AUDIO: Tom Proctor and Stoney Middletonby Phil Kelly - The RockArchivist Project Aug/2010
This news story has been read 5,847 times
Preparations are well under way for the Stoney Middleton Revival Weekend on Saturday/Sunday 11th/12th September 2010. This is a full weekend of climbing and a trip down memory lane as climbers old and new come together to celebrate the history and the future of climbing at Stoney Middleton. Breakfast and a BBQ is being layed on courtesy of the BMC, Wild Country and UKClimbing.com, climbing all weekend, pints in the Moon, and all will recorded digitally for posterity and published.
Phil Kelly of the RockArchivist project, one of the organisers of the Stoney weekend, has been busy continuing his scanning and indexing of the UK's new route books but has some even more exciting news.
First is the publication of the Giles Barker Audio Tapes that include interviews with Tom Proctor, Andy Pollitt, Joe Brown, Don Whillans, Nat Allen, Paul Nunn, Ed Drummond, John Allen, Chris Gore, Richard MacHardy, Al Parker, Steve Read, Geoff Birtles, Chris Jackson, John Loy, Ron Townsend, Roy Leeming, Gary and Phil Gibson, Herbert Hartley, Gabriel Regan and others talking about climbing, new routing, competition, controversy and other subjects.
We preview a taster episode here, Tom Proctor talking about the Stoney Middleton routes, Damocles and Dies Irae.
Second, Phil has also published archive material from Cioch Climbing Club, the original (and only?) climbing club of Stoney Middleton.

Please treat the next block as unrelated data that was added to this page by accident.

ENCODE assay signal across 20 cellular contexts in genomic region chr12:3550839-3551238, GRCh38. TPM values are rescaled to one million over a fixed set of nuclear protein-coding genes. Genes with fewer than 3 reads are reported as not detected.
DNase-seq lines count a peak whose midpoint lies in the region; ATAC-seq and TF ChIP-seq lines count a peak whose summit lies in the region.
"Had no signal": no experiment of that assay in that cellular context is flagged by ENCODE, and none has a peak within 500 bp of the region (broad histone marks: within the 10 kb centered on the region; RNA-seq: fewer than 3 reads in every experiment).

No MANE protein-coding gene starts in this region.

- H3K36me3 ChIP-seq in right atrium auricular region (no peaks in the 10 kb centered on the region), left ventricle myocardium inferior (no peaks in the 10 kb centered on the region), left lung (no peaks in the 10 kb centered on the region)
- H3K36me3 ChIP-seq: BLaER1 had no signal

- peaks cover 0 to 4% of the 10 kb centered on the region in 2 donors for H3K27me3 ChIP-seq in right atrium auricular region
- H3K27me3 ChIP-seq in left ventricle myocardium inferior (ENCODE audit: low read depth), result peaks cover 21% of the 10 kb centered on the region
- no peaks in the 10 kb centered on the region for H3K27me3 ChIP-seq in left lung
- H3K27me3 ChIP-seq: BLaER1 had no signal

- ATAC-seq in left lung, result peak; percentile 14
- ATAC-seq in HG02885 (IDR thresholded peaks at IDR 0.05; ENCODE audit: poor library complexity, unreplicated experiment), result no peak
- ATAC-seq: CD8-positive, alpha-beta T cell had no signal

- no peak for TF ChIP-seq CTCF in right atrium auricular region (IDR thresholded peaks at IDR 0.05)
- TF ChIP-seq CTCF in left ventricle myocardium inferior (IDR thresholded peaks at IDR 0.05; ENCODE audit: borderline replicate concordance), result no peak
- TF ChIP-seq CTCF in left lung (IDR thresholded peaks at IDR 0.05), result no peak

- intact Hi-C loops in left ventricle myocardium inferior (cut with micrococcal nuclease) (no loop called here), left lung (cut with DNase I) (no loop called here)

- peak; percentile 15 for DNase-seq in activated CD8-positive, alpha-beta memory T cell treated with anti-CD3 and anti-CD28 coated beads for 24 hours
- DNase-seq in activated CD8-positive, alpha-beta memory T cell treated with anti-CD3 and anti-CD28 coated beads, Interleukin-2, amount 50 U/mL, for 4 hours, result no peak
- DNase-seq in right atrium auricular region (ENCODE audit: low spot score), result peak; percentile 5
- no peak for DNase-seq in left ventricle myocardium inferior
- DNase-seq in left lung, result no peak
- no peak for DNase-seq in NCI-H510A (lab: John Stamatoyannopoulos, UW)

Phil explains in detail below. All material published at www.rockarchivist.co.uk and as the audio episodes are published we shall be starting a thread at UKClimbing.com on each episode for discussion.
The history of rock climbing in the Peak District has always been a talking point, with so many activists, personalities, egos and in some cases agendas that those who write the histories that we see recorded in the guidebooks have a practically impossible task on their hands.
An impossible task that is unless the proper research is done, and the results digested and cogitated, rather than relying on regurgitating previous historical notes and adding a new era of spin.
One person who realised the need for thorough research was the late Giles Barker, a key member of the 70s and 80s BMC Guidebook Team.
An archaeologist by training, Giles extended his other passion, climbing history, into the research and writing of a book charting the history of Peak District climbing from the days of J.W. Puttrell up to the present day (the late 1980s) and this was planned for publication under the project name Peak Performers. Giles' extensive research led him to meticulously record taped interviews with the book's subjects, a veritable red carpet of names and personalities.
Sadly, Giles died in a tragic caving accident in 1992, before completing the manuscript for his book, and for many years the tape recordings which he made were forgotten, until last year when a number of things happened totally independently and the tapes were uncovered, digitised and deposited with the Mountain Heritage Trust for location within a permanent archive.
I learnt of the existence of these tapes late in 2009 during the initial setup work on the RockArchivist project web site, and after discussions with the Mountain Heritage Trust, Giles' family and also the interviewees themselves decided that we should look to publish as many of the tapes as we could online.